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Under current state laws in Florida, public school districts are given the option of providing classes that include the "objective study" of the Bible. But a new statute would require public high schools to offer an elective course on the Bible and religion, and students would have the option to enroll. "It's the book that prepares us for eternity, and there's no other book that does that," said the bill's co-sponsor Representative Brad Drake. "So why not?"
Considering the U.S. Constitution prohibits the making any law "respecting an establishment of religion," the "why not" part could get a little complicated. Here's a look.
Teaching or Preaching?
While the Establishment Clause of the First Amendment has been read to mandate the separation of church and state, that doesn't mean that all laws referencing religion are unconstitutional. The Supreme Court set up a three-part test in Lemon v. Kurtzman to analyze legislation that concerns religion:
Concerning the proposed Florida statute mandating optional Bible study courses, that could be a fine (though not necessarily impossible) line to tread. "Teach, don't preach," David Brockman a scholar at the Rice University Baker Institute's Religion and Public Policy Program told the Tampa Bay Times, noting that the Bible literacy courses could be permissible as long as they did not encourage or discourage any religious views and remained academic and not devotional in nature.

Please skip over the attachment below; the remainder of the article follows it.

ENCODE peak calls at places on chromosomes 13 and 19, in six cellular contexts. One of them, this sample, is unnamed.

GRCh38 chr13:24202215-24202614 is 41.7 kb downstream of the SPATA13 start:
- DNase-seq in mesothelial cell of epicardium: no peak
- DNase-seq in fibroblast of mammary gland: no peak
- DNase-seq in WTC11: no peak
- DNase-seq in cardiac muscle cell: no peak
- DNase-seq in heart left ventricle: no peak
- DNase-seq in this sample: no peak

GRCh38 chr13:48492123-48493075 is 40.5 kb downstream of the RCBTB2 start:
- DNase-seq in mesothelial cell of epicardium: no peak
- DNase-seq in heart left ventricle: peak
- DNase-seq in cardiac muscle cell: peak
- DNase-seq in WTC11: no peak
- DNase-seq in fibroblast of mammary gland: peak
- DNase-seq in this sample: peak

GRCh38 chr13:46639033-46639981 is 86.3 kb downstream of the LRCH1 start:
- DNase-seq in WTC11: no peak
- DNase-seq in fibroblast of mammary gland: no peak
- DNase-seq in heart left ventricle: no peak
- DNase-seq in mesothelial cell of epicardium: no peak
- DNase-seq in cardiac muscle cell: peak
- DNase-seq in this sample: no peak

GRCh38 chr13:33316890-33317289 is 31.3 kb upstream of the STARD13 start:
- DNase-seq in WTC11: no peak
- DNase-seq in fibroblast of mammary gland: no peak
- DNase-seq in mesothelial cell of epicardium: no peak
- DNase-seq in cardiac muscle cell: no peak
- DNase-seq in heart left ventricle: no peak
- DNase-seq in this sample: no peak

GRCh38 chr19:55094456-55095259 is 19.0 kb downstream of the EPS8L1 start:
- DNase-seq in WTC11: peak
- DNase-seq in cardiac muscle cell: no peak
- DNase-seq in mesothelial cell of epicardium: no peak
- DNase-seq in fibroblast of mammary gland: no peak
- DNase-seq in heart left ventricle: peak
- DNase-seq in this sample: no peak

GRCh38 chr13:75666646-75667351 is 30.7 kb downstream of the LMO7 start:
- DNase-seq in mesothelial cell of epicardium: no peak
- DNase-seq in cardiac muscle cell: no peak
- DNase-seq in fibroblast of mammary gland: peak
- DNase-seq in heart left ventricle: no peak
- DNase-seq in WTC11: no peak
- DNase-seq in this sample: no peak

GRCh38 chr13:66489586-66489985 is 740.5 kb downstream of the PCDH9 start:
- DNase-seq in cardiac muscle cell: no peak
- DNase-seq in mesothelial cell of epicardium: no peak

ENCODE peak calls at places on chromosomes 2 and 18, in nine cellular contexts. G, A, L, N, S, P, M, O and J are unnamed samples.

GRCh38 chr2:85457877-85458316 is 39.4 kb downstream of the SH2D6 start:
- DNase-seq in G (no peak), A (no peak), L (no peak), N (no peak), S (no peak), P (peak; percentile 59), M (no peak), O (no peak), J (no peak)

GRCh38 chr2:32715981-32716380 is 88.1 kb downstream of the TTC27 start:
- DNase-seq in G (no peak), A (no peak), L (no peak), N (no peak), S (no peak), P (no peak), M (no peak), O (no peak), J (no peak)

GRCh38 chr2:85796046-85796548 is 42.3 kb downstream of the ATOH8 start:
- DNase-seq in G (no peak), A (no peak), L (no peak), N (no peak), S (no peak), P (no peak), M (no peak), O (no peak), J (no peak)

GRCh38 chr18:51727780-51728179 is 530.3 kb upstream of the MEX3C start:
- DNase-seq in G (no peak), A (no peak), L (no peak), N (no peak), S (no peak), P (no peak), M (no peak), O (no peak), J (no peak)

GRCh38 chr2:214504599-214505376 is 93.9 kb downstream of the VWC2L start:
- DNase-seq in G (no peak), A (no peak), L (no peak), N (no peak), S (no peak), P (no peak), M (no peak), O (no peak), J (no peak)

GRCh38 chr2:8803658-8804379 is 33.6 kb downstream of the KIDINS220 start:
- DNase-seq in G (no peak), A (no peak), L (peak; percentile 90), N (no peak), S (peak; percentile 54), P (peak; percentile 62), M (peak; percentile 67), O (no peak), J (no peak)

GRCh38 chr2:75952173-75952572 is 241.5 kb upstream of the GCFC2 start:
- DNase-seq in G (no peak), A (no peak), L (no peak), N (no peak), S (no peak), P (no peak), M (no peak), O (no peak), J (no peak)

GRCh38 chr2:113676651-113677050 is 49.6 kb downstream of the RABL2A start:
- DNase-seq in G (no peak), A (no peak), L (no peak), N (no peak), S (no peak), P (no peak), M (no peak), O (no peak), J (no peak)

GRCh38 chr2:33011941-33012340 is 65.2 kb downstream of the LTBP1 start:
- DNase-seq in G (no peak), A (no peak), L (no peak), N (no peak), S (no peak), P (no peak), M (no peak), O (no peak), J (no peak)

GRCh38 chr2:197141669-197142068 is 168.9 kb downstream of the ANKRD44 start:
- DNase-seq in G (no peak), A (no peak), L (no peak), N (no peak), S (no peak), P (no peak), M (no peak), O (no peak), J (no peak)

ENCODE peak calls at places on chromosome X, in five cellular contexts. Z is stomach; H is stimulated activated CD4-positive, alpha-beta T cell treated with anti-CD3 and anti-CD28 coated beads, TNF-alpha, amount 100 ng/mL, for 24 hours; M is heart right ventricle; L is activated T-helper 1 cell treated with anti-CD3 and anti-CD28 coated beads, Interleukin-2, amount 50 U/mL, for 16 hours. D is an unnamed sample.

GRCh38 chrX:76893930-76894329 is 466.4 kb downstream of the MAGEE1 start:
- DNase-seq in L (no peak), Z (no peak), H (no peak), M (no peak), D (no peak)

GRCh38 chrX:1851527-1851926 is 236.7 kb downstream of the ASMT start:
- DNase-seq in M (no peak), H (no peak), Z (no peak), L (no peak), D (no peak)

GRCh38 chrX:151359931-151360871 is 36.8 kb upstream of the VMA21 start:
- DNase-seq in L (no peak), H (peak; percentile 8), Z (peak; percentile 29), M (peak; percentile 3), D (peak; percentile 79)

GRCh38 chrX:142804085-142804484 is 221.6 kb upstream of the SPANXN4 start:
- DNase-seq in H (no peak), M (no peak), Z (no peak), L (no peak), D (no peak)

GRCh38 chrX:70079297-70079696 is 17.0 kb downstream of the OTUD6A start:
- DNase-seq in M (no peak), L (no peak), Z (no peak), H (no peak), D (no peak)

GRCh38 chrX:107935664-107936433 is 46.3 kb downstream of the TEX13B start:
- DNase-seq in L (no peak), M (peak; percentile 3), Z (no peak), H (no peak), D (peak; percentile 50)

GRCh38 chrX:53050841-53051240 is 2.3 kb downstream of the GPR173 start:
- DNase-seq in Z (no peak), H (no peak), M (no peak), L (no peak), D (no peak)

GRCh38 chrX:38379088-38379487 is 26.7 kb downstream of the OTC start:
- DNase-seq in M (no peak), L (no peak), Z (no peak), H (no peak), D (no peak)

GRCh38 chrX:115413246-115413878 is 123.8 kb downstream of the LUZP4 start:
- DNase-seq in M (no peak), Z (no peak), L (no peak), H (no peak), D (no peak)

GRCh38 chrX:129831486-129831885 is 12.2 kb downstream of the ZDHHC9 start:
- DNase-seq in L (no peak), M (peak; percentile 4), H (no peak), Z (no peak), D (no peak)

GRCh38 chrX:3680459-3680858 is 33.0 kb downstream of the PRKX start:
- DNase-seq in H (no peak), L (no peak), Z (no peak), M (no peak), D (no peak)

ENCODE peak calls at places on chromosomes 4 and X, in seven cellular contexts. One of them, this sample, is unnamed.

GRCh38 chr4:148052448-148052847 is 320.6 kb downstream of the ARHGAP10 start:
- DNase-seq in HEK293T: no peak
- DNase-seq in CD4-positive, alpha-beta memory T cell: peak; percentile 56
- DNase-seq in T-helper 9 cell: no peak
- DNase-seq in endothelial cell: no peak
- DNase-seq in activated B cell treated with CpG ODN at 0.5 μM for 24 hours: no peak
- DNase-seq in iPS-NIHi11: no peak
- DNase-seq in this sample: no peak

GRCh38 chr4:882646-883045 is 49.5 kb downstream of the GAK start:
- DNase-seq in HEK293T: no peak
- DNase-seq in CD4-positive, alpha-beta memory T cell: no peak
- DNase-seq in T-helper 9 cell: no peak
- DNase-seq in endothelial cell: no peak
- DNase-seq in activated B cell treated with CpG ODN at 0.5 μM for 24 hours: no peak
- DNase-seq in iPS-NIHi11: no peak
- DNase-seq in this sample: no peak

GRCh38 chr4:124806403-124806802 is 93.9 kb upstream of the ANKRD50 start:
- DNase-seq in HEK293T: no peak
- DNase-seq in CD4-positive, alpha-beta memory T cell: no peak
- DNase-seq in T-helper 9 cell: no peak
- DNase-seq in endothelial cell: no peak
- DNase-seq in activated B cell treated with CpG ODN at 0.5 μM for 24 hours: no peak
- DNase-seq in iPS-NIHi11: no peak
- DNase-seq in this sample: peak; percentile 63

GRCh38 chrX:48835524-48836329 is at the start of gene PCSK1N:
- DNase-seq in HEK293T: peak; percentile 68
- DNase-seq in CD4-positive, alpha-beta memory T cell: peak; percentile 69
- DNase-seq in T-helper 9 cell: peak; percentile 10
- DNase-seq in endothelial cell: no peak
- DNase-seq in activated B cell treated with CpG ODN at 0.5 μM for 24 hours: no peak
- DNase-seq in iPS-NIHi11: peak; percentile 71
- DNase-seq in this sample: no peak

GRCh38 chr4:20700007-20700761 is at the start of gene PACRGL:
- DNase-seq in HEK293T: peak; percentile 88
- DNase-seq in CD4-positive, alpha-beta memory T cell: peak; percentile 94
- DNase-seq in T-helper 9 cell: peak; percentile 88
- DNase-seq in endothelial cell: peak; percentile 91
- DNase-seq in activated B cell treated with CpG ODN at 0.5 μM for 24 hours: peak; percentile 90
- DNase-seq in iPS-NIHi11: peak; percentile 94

Florida is far from the first to wade into to the legal morass of religion in schools. Missouri, North Dakota, Indiana, Virginia, and West Virginia have all introduced or passed similar legislation recently. In fact, the Fourth Circuit recently ruled that West Virginia's Bible In The School (BITS) program in West Virginia violated separation of church and state principles, and issued an injunction a few months ago. A California school district's yoga classes, however, were deemed constitutional, because the curriculum doesn't mention God, religion, or Hinduism.
Matters of religion, education, and the law can get complicated. If you're wondering if a particular curriculum is legal, contact a local education attorney.
Meeting with a lawyer can help you understand your options and how to best protect your rights. Visit our attorney directory to find a lawyer near you who can help.